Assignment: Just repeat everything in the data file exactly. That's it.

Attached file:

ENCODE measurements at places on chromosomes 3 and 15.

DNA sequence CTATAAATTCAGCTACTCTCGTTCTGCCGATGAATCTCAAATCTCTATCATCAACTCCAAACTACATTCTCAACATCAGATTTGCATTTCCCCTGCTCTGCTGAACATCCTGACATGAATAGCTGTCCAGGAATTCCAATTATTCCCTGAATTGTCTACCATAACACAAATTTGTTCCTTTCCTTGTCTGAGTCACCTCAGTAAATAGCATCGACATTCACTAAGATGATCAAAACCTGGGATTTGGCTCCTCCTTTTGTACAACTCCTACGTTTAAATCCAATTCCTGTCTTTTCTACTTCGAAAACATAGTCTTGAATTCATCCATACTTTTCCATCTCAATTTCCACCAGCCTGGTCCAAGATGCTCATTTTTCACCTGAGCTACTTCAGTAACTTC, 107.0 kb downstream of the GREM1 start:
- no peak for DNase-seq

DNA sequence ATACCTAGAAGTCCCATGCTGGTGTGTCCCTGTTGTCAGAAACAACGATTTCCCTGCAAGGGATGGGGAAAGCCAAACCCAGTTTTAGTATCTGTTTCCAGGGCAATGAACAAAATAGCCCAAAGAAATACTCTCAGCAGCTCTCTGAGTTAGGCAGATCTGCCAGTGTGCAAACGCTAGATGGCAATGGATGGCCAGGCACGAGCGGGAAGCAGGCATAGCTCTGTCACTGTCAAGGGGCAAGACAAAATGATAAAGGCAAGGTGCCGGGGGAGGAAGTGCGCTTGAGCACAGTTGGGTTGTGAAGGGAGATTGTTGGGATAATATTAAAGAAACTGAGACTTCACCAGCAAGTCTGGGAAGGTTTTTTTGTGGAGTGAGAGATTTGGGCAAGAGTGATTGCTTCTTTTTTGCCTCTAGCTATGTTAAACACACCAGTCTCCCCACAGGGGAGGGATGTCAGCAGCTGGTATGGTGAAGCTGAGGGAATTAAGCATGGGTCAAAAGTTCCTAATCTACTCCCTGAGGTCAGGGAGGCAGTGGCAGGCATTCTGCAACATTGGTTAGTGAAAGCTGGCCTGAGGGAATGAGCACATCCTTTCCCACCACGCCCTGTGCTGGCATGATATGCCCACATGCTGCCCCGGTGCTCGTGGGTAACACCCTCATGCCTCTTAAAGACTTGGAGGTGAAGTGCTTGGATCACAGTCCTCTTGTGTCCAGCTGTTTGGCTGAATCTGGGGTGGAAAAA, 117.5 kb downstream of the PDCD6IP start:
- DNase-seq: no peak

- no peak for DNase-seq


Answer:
ENCODE measurements at places on chromosomes 3 and 15.

DNA sequence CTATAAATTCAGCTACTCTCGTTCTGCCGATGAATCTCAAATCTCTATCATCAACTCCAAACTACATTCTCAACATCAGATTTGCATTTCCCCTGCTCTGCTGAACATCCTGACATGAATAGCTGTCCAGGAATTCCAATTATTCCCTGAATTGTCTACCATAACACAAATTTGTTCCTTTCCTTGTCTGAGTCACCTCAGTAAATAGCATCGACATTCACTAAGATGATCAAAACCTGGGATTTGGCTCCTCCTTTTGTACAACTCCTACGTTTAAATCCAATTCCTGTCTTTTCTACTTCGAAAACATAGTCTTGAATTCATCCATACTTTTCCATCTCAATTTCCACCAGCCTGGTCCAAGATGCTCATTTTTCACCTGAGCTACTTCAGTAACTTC, 107.0 kb downstream of the GREM1 start:
- no peak for DNase-seq

DNA sequence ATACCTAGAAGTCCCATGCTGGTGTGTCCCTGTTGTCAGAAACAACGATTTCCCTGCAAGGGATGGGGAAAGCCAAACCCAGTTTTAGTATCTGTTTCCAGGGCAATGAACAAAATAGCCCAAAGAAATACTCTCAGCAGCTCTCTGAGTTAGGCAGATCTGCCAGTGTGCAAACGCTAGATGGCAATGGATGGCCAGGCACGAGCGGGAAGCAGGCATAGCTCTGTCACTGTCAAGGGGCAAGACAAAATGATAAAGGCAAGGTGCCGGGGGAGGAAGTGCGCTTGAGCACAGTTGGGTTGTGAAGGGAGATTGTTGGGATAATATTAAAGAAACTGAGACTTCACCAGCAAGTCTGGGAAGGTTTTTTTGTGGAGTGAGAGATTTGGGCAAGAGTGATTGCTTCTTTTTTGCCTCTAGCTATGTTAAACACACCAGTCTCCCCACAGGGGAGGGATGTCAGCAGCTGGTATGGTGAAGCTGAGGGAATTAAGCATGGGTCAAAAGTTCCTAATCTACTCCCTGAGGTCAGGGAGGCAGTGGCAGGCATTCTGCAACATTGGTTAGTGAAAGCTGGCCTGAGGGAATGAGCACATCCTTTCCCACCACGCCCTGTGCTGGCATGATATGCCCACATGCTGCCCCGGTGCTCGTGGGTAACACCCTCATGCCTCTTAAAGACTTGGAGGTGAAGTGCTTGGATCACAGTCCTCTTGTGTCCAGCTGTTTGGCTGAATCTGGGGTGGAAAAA, 117.5 kb downstream of the PDCD6IP start:
- DNase-seq: no peak

- no peak for DNase-seq